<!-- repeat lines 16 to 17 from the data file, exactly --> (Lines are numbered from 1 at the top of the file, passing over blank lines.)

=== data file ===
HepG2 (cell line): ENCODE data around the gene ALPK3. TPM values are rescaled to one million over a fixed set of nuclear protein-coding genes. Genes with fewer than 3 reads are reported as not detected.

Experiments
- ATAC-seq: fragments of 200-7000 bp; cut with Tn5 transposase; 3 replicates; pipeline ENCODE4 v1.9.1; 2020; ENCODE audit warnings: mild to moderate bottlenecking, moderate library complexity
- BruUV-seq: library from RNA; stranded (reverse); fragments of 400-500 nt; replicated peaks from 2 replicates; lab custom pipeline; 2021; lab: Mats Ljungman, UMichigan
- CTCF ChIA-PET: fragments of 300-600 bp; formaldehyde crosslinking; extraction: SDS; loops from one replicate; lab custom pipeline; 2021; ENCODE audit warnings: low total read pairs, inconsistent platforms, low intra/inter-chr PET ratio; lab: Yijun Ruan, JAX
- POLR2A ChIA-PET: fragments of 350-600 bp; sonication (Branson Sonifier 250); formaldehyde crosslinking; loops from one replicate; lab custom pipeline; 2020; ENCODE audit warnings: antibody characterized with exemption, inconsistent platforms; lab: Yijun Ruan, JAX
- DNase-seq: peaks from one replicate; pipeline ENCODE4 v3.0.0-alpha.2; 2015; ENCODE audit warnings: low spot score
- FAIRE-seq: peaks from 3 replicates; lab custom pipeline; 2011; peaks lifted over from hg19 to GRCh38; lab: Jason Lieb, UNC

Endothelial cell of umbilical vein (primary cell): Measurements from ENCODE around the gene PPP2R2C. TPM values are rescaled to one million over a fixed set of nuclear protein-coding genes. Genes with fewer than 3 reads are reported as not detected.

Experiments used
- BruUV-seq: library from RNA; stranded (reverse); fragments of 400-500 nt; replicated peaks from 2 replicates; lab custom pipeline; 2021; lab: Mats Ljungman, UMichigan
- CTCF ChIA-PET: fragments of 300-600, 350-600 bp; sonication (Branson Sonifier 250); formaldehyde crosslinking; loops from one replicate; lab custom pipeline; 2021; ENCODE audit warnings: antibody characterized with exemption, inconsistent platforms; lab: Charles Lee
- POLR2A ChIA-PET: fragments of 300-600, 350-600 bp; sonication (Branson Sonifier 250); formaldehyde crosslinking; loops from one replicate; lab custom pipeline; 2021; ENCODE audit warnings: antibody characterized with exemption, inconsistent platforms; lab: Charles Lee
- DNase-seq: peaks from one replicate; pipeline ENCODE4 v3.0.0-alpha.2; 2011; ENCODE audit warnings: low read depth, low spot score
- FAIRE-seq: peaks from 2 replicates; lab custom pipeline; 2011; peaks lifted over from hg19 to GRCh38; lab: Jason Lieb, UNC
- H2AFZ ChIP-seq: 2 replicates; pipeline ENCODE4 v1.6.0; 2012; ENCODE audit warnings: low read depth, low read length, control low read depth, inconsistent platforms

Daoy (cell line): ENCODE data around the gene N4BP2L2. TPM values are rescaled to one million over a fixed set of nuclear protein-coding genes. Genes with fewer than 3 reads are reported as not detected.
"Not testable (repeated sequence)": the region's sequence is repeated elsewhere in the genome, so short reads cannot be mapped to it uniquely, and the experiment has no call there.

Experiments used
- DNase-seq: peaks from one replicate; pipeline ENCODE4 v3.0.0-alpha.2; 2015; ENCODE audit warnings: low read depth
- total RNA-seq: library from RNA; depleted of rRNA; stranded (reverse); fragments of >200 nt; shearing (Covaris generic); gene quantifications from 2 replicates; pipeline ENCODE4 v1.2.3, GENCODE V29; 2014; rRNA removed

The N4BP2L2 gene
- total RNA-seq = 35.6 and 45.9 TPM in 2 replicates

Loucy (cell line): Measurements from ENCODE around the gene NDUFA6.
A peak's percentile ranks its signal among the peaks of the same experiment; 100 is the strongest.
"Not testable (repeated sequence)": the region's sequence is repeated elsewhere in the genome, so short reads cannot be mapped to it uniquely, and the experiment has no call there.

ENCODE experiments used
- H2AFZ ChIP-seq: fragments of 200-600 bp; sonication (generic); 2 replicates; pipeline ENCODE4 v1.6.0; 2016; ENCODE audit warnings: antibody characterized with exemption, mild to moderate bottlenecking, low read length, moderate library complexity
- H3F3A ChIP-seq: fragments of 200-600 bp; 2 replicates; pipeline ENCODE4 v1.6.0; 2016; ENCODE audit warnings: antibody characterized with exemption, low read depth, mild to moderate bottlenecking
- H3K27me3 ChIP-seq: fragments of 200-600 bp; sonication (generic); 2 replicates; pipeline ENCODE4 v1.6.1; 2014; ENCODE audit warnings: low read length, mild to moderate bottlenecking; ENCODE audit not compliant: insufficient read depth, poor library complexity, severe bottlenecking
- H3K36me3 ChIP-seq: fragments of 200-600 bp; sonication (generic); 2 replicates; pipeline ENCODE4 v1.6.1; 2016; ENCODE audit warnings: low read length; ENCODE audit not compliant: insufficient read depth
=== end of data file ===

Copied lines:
- H2AFZ ChIP-seq: 2 replicates; pipeline ENCODE4 v1.6.0; 2012; ENCODE audit warnings: low read depth, low read length, control low read depth, inconsistent platforms

Daoy (cell line): ENCODE data around the gene N4BP2L2. TPM values are rescaled to one million over a fixed set of nuclear protein-coding genes. Genes with fewer than 3 reads are reported as not detected.